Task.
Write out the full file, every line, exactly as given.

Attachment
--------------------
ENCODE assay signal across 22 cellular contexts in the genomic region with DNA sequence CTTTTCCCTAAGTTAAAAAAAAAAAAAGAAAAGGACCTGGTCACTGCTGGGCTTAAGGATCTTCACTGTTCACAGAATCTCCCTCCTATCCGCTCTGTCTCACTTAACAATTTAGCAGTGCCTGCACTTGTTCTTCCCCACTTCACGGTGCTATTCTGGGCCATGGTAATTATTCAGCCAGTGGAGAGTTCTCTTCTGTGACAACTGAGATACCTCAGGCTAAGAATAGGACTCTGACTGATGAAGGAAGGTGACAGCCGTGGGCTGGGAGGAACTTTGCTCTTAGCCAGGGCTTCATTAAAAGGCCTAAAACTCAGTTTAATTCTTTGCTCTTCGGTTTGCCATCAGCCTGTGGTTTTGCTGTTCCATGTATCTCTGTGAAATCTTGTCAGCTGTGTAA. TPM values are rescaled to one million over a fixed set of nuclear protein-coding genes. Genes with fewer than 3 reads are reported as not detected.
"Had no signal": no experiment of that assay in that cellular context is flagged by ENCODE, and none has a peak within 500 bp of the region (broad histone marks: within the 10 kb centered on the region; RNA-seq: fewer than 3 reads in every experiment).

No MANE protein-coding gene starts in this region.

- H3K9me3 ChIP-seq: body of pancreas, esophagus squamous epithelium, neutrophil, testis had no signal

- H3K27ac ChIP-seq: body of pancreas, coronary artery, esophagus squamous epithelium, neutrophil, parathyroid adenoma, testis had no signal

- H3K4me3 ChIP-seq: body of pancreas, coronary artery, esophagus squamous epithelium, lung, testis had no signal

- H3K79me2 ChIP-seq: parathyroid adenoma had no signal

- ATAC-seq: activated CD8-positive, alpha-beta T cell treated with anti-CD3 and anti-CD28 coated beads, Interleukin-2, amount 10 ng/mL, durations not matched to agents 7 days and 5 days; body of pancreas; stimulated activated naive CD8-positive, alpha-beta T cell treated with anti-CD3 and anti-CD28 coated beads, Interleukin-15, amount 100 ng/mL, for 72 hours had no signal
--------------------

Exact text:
ENCODE assay signal across 22 cellular contexts in the genomic region with DNA sequence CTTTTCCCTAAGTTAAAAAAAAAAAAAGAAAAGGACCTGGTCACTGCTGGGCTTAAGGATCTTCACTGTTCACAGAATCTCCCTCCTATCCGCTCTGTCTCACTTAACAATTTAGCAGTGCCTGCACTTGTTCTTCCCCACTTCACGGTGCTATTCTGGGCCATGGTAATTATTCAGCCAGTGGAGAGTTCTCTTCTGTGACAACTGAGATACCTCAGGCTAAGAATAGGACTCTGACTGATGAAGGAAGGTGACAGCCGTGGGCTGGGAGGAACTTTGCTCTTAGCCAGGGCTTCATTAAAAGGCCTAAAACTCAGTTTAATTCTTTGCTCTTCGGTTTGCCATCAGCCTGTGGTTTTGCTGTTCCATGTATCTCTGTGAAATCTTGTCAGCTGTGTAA. TPM values are rescaled to one million over a fixed set of nuclear protein-coding genes. Genes with fewer than 3 reads are reported as not detected.
"Had no signal": no experiment of that assay in that cellular context is flagged by ENCODE, and none has a peak within 500 bp of the region (broad histone marks: within the 10 kb centered on the region; RNA-seq: fewer than 3 reads in every experiment).

No MANE protein-coding gene starts in this region.

- H3K9me3 ChIP-seq: body of pancreas, esophagus squamous epithelium, neutrophil, testis had no signal

- H3K27ac ChIP-seq: body of pancreas, coronary artery, esophagus squamous epithelium, neutrophil, parathyroid adenoma, testis had no signal

- H3K4me3 ChIP-seq: body of pancreas, coronary artery, esophagus squamous epithelium, lung, testis had no signal

- H3K79me2 ChIP-seq: parathyroid adenoma had no signal

- ATAC-seq: activated CD8-positive, alpha-beta T cell treated with anti-CD3 and anti-CD28 coated beads, Interleukin-2, amount 10 ng/mL, durations not matched to agents 7 days and 5 days; body of pancreas; stimulated activated naive CD8-positive, alpha-beta T cell treated with anti-CD3 and anti-CD28 coated beads, Interleukin-15, amount 100 ng/mL, for 72 hours had no signal